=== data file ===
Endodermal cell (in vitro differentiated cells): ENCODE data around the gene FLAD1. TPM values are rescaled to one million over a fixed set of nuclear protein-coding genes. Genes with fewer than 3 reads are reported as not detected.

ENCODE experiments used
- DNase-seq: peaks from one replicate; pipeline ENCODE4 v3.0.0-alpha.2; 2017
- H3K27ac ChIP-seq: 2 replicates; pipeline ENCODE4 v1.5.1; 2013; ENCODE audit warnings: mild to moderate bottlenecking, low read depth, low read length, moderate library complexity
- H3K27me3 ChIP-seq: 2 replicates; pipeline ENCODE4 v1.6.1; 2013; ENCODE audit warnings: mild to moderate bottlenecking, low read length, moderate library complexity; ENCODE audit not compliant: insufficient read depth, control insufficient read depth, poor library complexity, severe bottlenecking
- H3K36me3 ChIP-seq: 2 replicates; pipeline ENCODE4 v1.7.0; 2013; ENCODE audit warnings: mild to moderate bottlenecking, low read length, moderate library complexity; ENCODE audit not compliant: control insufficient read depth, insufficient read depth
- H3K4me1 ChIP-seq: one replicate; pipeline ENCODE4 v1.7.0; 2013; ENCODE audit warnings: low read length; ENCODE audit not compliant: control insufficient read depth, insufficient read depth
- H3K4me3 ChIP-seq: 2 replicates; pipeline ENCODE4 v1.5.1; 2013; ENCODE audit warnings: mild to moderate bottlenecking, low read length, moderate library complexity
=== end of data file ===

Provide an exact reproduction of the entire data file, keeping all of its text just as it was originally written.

Endodermal cell (in vitro differentiated cells): ENCODE data around the gene FLAD1. TPM values are rescaled to one million over a fixed set of nuclear protein-coding genes. Genes with fewer than 3 reads are reported as not detected.

ENCODE experiments used
- DNase-seq: peaks from one replicate; pipeline ENCODE4 v3.0.0-alpha.2; 2017
- H3K27ac ChIP-seq: 2 replicates; pipeline ENCODE4 v1.5.1; 2013; ENCODE audit warnings: mild to moderate bottlenecking, low read depth, low read length, moderate library complexity
- H3K27me3 ChIP-seq: 2 replicates; pipeline ENCODE4 v1.6.1; 2013; ENCODE audit warnings: mild to moderate bottlenecking, low read length, moderate library complexity; ENCODE audit not compliant: insufficient read depth, control insufficient read depth, poor library complexity, severe bottlenecking
- H3K36me3 ChIP-seq: 2 replicates; pipeline ENCODE4 v1.7.0; 2013; ENCODE audit warnings: mild to moderate bottlenecking, low read length, moderate library complexity; ENCODE audit not compliant: control insufficient read depth, insufficient read depth
- H3K4me1 ChIP-seq: one replicate; pipeline ENCODE4 v1.7.0; 2013; ENCODE audit warnings: low read length; ENCODE audit not compliant: control insufficient read depth, insufficient read depth
- H3K4me3 ChIP-seq: 2 replicates; pipeline ENCODE4 v1.5.1; 2013; ENCODE audit warnings: mild to moderate bottlenecking, low read length, moderate library complexity